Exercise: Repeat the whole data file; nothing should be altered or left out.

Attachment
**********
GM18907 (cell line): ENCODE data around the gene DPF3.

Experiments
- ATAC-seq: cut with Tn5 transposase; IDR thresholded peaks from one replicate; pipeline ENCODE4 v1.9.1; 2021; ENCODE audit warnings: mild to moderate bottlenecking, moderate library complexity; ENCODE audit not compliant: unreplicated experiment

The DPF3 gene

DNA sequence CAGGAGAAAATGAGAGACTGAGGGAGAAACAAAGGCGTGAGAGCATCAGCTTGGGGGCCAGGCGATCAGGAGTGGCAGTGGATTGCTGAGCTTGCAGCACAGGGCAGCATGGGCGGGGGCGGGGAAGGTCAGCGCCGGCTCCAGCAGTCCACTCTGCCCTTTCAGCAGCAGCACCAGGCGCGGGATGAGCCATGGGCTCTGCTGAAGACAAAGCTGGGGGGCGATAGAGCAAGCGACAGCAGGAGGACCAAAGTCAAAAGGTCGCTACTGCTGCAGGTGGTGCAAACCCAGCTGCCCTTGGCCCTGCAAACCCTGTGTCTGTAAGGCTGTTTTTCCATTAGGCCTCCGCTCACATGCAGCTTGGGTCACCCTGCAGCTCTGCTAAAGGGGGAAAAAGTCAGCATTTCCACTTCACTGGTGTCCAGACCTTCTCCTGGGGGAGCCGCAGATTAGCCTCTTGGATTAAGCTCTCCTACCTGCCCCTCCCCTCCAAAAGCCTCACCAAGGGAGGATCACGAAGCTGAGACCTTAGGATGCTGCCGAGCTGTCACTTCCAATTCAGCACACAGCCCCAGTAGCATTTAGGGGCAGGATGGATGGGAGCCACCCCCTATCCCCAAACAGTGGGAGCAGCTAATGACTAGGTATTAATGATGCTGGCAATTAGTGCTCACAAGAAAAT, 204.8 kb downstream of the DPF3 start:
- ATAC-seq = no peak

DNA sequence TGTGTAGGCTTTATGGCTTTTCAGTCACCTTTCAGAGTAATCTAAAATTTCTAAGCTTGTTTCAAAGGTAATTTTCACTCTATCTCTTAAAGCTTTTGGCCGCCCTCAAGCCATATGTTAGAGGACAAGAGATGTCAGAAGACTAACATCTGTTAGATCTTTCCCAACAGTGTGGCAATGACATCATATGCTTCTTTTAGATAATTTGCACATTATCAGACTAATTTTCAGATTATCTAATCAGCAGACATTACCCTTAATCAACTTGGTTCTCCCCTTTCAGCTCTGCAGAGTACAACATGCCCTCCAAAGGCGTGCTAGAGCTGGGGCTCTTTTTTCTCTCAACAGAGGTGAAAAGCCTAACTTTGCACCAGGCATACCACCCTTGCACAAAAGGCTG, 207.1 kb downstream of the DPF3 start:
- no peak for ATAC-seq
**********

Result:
GM18907 (cell line): ENCODE data around the gene DPF3.

Experiments
- ATAC-seq: cut with Tn5 transposase; IDR thresholded peaks from one replicate; pipeline ENCODE4 v1.9.1; 2021; ENCODE audit warnings: mild to moderate bottlenecking, moderate library complexity; ENCODE audit not compliant: unreplicated experiment

The DPF3 gene

DNA sequence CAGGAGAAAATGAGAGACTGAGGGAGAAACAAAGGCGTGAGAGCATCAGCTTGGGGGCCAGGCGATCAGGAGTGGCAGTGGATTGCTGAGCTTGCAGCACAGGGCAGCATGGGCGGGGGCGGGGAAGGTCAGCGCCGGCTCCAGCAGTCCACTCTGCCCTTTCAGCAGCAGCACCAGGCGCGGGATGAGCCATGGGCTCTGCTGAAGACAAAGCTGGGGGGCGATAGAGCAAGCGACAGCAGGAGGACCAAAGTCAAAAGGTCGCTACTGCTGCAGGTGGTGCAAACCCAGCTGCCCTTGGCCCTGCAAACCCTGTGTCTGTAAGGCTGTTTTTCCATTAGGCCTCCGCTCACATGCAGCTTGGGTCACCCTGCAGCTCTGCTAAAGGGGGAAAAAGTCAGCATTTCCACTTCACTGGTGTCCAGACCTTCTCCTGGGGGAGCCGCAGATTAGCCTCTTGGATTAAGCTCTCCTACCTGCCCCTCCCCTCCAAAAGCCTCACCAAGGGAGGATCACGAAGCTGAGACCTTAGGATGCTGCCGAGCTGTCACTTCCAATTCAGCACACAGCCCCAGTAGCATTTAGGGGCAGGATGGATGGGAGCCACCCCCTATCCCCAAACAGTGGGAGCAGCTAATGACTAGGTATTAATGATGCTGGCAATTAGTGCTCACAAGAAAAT, 204.8 kb downstream of the DPF3 start:
- ATAC-seq = no peak

DNA sequence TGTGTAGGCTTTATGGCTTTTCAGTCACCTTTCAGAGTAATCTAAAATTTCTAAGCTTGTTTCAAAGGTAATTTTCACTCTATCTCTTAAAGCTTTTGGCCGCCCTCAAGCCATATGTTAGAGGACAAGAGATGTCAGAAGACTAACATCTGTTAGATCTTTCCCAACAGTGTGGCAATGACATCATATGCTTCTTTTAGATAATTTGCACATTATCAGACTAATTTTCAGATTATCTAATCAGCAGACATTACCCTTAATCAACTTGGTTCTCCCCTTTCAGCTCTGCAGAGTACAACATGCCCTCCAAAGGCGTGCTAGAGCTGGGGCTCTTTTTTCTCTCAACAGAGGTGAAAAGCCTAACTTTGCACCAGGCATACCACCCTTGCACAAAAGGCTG, 207.1 kb downstream of the DPF3 start:
- no peak for ATAC-seq